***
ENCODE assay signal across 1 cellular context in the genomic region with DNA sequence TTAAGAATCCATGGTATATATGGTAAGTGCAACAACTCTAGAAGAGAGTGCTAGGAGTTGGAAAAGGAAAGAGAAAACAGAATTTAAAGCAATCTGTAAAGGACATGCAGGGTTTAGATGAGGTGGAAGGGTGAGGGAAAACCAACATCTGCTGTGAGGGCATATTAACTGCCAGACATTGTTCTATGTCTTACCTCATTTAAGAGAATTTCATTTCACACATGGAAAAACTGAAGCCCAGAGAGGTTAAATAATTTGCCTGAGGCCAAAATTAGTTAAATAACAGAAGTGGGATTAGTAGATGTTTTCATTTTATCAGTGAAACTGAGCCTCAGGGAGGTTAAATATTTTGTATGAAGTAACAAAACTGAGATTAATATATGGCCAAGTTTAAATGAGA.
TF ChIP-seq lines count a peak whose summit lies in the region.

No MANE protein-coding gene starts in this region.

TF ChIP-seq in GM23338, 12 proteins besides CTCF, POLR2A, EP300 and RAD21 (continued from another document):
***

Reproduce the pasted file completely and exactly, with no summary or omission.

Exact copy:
ENCODE assay signal across 1 cellular context in the genomic region with DNA sequence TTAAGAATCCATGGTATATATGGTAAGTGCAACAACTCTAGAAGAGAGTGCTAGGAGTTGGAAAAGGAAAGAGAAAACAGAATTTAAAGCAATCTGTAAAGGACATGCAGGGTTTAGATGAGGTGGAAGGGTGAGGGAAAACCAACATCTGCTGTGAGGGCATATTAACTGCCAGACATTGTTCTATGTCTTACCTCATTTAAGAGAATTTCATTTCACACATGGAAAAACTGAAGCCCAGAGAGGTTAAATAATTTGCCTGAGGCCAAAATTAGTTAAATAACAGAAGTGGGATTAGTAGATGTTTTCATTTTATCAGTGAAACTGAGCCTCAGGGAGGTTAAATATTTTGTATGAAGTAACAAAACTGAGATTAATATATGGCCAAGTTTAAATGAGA.
TF ChIP-seq lines count a peak whose summit lies in the region.

No MANE protein-coding gene starts in this region.

TF ChIP-seq in GM23338, 12 proteins besides CTCF, POLR2A, EP300 and RAD21 (continued from another document):